There is only indirect reference to gender in research related to solving issues in counseling. It was significant, for example, that findings from the application of the Bannister-Fransella (1967) Grid Test for Schizophrenic Thinking could not be explained in terms of sex (or age, or intelligence, or most personality factors) (see Kear-Colwell, 1973; Poole, 1976; Stefan & Molloy, 1982). In sex-therapy, counselors seem to analyze the reptest in the same way for both partners. By contrast with other areas, however, analysts implementing PCP tools give full consideration to women's construals (Bannister & Bott, 1973; Proctor, 1996; Winter, 1988).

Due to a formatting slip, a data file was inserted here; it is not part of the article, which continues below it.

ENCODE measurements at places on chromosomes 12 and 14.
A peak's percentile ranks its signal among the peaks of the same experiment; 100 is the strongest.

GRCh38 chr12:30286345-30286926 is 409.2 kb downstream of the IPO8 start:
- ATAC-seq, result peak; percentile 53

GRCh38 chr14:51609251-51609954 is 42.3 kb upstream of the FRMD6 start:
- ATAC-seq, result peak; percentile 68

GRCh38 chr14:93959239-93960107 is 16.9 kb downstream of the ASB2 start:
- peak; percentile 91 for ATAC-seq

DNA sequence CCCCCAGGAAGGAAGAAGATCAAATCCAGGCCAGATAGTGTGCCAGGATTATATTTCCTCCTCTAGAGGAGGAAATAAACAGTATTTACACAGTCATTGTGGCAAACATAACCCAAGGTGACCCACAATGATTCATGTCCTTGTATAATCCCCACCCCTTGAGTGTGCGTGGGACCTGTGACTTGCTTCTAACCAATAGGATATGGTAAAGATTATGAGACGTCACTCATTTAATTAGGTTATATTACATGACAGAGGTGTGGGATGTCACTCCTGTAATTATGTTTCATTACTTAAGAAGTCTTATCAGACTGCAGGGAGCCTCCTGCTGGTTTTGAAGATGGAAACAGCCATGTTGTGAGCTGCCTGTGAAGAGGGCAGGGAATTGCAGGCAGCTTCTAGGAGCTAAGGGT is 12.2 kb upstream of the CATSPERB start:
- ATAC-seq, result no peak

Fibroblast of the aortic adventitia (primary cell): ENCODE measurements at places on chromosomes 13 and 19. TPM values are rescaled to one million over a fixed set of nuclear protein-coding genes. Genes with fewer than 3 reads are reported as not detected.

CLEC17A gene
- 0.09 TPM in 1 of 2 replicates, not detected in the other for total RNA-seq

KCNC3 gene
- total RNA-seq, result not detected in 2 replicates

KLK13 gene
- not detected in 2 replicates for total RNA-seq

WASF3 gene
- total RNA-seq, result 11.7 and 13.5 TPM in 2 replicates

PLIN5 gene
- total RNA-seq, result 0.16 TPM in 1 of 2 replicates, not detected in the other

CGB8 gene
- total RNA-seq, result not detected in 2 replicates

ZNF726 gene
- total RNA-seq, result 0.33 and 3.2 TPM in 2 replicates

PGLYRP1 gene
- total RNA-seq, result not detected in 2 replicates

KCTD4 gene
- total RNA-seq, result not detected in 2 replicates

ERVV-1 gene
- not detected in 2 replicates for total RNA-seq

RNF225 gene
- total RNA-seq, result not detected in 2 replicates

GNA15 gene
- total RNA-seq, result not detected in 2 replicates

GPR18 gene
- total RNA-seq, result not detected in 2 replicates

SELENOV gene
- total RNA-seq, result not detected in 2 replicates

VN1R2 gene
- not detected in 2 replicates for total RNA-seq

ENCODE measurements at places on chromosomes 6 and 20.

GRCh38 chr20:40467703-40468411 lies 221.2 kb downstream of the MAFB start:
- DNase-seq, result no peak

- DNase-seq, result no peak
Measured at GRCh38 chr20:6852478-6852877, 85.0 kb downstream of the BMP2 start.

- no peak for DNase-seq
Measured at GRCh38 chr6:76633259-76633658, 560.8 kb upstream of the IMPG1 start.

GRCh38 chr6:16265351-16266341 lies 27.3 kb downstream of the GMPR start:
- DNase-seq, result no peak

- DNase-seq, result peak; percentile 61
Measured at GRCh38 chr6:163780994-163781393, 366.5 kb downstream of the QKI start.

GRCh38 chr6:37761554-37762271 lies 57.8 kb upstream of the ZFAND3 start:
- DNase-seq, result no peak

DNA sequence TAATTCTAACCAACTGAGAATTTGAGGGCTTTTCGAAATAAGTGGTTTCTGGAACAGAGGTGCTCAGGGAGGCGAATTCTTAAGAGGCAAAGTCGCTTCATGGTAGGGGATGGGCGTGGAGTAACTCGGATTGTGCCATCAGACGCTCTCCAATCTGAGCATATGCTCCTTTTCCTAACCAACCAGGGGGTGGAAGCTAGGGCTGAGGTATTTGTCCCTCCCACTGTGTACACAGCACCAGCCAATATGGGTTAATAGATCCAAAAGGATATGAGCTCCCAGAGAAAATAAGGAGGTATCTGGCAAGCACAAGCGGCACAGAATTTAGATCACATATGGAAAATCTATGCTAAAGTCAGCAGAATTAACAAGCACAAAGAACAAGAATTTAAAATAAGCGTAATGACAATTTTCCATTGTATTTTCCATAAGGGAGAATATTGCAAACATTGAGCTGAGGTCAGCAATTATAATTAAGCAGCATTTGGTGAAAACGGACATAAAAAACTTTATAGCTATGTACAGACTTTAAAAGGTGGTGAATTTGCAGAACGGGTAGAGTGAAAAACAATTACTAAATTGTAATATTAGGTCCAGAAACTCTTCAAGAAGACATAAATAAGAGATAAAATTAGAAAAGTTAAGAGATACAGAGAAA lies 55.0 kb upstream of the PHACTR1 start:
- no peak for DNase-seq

Some research does make a point of examining women's point of view. In attempting to explain differences of construal between the sexes, Carlson (1971) concluded that women see themselves less as "agents" in confronting situations than do men. Neimeyer and Hall (1988) focus especially on problems of personal identity among women in satisfactory, unsatisfactory, and abusive marriages. O'Sullivan (1984), who found that agoraphobia is more prevalent among women than among men, sought an explanation for her findings by construing that in Western societies, girls are traditionally sheltered from experimentation and from experiences that are likely to change their core structures. Among recent studies, Iantaffi (1999, p. 81) notes that she conducted interviews with disabled women in academia, for, like  feminist concerns, "disability issues stem from common roots of prejudice, discrimination, and oppression, where the personal becomes political..." .